General Education - Ethical Perspective
General Education – Social Perspective
Fine Art Core I
This course is the first in a sequence of two principle critique and production classes for students in the fine art photography option of the BFA program. Students will undertake conceptually-driven assignments to investigate their ideas through a critical engagement with peers within the context of contemporary photographic practices. (Prerequisites: PHAR-201 or PHAR-202 or PHAR-203 or PHAR-204 or equivalent courses.) Lecture 4 (Fall).
Fine Art Core II
This course is the second in a sequence of two principle production and critique classes for students in the fine art photography option of the BFA program. Each student will analyze, interpret and develop a meaningful practice to create personal artwork. Course emphasis requires students to produce a contemporary photographic-based independent body of work and demonstrate best practices within the fine arts. (Prerequisites: PHFA-301 or equivalent course.) Lecture 4 (Spring).
Professional Development for Artists (WI-PR)
This class will prepare the advanced student for a career in the arts. It will cover practical information related to required professional practices such as the creation and maintenance of a professional website, creating a portfolio, resume writing, grant writing, writing an artist's statement, researching exhibition spaces, and self-publishing. Students will undertake research and apply for professional opportunities. The course addresses the role of the artist in society, and includes visits with artists and museum and gallery professionals. (Prerequisites: (PHAR-201 and (PHAR-202 or PHAR-203 or PHAR-204)) or STAR-311 and completion of First Year Writing (FYW) requirement.) Lecture 3 (Fall, Spring).
Art History Elective
Fine Art Photography Professional Elective‡
General Education – Immersion 1 (WI-GE), 2
Fine Art Photography Portfolio I
This course represents part one of two parts of the culmination of the studio/critique experience for students in Fine Art Photography. Having established a working artistic methodology in previous courses, students will begin to consolidate a final body of work through the critical engagement with their peers and faculty. The focus of the course is to create works for the Senior Exhibition during spring semester in the Fine Art Portfolio II course. Studio practices and extensive critique experiences are featured in this course. (Prerequisites: PHFA-302 or equivalent course.) Lecture 4 (Fall, Spring).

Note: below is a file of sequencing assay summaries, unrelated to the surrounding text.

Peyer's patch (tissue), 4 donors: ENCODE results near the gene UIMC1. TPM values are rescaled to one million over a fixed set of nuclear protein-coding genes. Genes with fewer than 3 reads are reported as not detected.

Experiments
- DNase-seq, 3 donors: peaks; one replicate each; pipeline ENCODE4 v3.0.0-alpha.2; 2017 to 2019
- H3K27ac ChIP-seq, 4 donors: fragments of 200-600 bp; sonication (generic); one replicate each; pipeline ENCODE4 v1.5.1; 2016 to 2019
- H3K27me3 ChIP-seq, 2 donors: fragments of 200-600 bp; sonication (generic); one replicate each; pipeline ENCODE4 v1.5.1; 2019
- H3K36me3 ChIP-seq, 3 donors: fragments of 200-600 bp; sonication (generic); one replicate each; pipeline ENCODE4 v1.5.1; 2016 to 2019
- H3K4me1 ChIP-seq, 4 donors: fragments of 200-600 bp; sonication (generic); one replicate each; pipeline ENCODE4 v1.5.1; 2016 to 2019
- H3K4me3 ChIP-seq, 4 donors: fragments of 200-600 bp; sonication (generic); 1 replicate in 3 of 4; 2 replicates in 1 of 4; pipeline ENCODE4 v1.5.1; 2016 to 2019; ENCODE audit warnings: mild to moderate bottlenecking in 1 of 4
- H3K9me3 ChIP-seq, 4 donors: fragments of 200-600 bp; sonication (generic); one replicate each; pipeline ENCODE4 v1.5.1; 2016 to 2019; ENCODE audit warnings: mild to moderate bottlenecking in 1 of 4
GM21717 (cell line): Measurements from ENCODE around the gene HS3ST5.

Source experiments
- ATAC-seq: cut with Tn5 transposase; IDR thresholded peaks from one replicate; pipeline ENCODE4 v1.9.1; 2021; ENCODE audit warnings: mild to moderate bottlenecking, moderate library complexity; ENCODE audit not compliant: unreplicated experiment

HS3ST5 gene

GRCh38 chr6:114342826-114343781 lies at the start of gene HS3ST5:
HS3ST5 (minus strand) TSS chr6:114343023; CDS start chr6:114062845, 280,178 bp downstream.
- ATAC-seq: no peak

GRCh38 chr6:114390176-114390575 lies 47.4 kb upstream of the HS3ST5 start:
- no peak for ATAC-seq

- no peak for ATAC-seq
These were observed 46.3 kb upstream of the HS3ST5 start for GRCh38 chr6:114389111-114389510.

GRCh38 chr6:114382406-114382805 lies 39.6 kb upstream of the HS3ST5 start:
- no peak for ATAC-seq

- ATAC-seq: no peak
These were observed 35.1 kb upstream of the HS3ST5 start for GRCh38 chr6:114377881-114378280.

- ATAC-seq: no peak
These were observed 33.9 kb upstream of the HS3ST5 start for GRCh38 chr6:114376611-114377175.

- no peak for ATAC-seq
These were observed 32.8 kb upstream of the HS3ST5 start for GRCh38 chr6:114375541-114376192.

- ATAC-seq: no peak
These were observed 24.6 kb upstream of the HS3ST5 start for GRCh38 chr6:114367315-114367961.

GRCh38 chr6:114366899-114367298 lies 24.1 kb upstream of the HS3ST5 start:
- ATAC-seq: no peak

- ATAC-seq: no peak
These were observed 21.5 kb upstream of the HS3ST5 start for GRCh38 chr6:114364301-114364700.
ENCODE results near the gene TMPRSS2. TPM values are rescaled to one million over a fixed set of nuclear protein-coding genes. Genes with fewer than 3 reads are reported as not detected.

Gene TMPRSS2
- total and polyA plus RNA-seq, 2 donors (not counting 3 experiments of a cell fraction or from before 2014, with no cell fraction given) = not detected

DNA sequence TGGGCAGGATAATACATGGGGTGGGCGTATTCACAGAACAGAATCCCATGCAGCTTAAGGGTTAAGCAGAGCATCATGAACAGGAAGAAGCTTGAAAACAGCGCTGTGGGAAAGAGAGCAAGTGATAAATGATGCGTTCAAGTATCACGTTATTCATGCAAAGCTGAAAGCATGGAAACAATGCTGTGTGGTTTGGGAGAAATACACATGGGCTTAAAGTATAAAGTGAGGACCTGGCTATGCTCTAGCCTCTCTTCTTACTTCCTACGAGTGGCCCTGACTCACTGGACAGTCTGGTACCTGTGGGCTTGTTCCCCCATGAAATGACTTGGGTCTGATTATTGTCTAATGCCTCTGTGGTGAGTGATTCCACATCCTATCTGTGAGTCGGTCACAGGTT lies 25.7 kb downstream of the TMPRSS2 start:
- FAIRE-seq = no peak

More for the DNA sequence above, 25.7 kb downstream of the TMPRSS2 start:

Fine Art Photography Portfolio II
This course represents the final culmination of the studio/critique experience for students in fine art photography. Having established a working artistic methodology in the previous fine art courses, students will consolidate a final body of work through the critical engagement with their peers and faculty. The focus of the course will lead to the senior exhibition and the completion of a printed portfolio or other final expression of their work such as video or installation. Studio practices creation of new artwork and extensive critique experiences are featured in this course. (Prerequisites: PHFA-402 or equivalent course.) Lecture 4 (Spring).
Fine Art Photography Professional Elective‡
General Education – Immersion 3
Total Semester Credit Hours
Please see General Education Curriculum (GE) for more information.
(WI) Refers to a writing intensive course within the major.
Please see Wellness Education Requirement for more information. Students completing bachelor's degrees are required to complete two different Wellness courses.
† Please consult an advisor for a complete list of courses that fulfill the fine art photo professional elective requirement.
‡ Art History Electives are non-studio courses searchable in SIS with the Art History attribute of ARTH and are 200-level and above.
§ CAD elective refers to any course in the College Art and Design.
100% of all incoming first-year and transfer students receive aid.
RIT’s personalized and comprehensive financial aid program includes scholarships, grants, loans, and campus employment programs. When all these are put to work, your actual cost may be much lower than the published estimated cost of attendance. Learn more about financial aid and scholarships
The College of Art and Design welcomed 226 young artists to campus for its National Portfolio Day event, where prospective students met one-on-one with faculty about their artwork and different programs.
RIT photojournalism alumni have a strong legacy of journalistic excellence, as recognized by the growing number of graduates receiving Pulitzer Prize honors. Their accomplishments are showcased on a new website, rit.edu/pulitzers.